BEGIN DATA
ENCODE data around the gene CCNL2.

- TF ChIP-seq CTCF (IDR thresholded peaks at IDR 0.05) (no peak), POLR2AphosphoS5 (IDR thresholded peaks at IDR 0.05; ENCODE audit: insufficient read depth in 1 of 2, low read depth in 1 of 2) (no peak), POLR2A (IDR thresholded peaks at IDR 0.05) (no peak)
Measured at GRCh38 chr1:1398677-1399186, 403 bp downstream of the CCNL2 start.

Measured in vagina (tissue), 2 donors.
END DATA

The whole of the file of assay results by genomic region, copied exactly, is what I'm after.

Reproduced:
ENCODE data around the gene CCNL2.

- TF ChIP-seq CTCF (IDR thresholded peaks at IDR 0.05) (no peak), POLR2AphosphoS5 (IDR thresholded peaks at IDR 0.05; ENCODE audit: insufficient read depth in 1 of 2, low read depth in 1 of 2) (no peak), POLR2A (IDR thresholded peaks at IDR 0.05) (no peak)
Measured at GRCh38 chr1:1398677-1399186, 403 bp downstream of the CCNL2 start.

Measured in vagina (tissue), 2 donors.